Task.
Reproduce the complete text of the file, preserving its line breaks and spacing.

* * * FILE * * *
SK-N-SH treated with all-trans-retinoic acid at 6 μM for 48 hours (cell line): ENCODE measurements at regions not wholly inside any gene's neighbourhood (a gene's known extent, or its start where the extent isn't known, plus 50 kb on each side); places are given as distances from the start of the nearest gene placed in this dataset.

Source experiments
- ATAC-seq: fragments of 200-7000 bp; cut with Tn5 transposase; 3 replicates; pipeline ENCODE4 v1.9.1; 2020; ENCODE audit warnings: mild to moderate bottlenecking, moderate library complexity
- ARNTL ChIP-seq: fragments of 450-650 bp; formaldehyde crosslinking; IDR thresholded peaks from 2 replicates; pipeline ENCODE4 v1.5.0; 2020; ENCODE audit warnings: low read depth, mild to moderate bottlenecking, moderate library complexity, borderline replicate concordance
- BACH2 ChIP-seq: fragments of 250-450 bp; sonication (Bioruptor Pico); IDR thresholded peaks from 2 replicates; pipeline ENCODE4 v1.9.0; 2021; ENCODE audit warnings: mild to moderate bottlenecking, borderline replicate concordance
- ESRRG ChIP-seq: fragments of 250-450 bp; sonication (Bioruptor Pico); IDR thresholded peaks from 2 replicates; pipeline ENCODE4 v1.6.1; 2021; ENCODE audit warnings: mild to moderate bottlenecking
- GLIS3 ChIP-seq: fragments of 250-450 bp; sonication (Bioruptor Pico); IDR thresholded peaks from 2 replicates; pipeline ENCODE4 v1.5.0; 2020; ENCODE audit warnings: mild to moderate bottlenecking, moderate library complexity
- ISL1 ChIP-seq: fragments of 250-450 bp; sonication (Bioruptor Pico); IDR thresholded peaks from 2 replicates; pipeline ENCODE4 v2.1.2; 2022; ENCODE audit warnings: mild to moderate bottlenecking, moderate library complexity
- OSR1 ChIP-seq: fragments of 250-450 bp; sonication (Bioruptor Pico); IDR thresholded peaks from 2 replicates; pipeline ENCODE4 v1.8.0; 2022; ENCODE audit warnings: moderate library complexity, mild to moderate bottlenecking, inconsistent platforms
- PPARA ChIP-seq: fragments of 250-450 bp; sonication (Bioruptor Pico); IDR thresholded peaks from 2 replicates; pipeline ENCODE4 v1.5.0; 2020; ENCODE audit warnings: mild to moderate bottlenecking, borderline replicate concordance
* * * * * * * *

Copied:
SK-N-SH treated with all-trans-retinoic acid at 6 μM for 48 hours (cell line): ENCODE measurements at regions not wholly inside any gene's neighbourhood (a gene's known extent, or its start where the extent isn't known, plus 50 kb on each side); places are given as distances from the start of the nearest gene placed in this dataset.

Source experiments
- ATAC-seq: fragments of 200-7000 bp; cut with Tn5 transposase; 3 replicates; pipeline ENCODE4 v1.9.1; 2020; ENCODE audit warnings: mild to moderate bottlenecking, moderate library complexity
- ARNTL ChIP-seq: fragments of 450-650 bp; formaldehyde crosslinking; IDR thresholded peaks from 2 replicates; pipeline ENCODE4 v1.5.0; 2020; ENCODE audit warnings: low read depth, mild to moderate bottlenecking, moderate library complexity, borderline replicate concordance
- BACH2 ChIP-seq: fragments of 250-450 bp; sonication (Bioruptor Pico); IDR thresholded peaks from 2 replicates; pipeline ENCODE4 v1.9.0; 2021; ENCODE audit warnings: mild to moderate bottlenecking, borderline replicate concordance
- ESRRG ChIP-seq: fragments of 250-450 bp; sonication (Bioruptor Pico); IDR thresholded peaks from 2 replicates; pipeline ENCODE4 v1.6.1; 2021; ENCODE audit warnings: mild to moderate bottlenecking
- GLIS3 ChIP-seq: fragments of 250-450 bp; sonication (Bioruptor Pico); IDR thresholded peaks from 2 replicates; pipeline ENCODE4 v1.5.0; 2020; ENCODE audit warnings: mild to moderate bottlenecking, moderate library complexity
- ISL1 ChIP-seq: fragments of 250-450 bp; sonication (Bioruptor Pico); IDR thresholded peaks from 2 replicates; pipeline ENCODE4 v2.1.2; 2022; ENCODE audit warnings: mild to moderate bottlenecking, moderate library complexity
- OSR1 ChIP-seq: fragments of 250-450 bp; sonication (Bioruptor Pico); IDR thresholded peaks from 2 replicates; pipeline ENCODE4 v1.8.0; 2022; ENCODE audit warnings: moderate library complexity, mild to moderate bottlenecking, inconsistent platforms
- PPARA ChIP-seq: fragments of 250-450 bp; sonication (Bioruptor Pico); IDR thresholded peaks from 2 replicates; pipeline ENCODE4 v1.5.0; 2020; ENCODE audit warnings: mild to moderate bottlenecking, borderline replicate concordance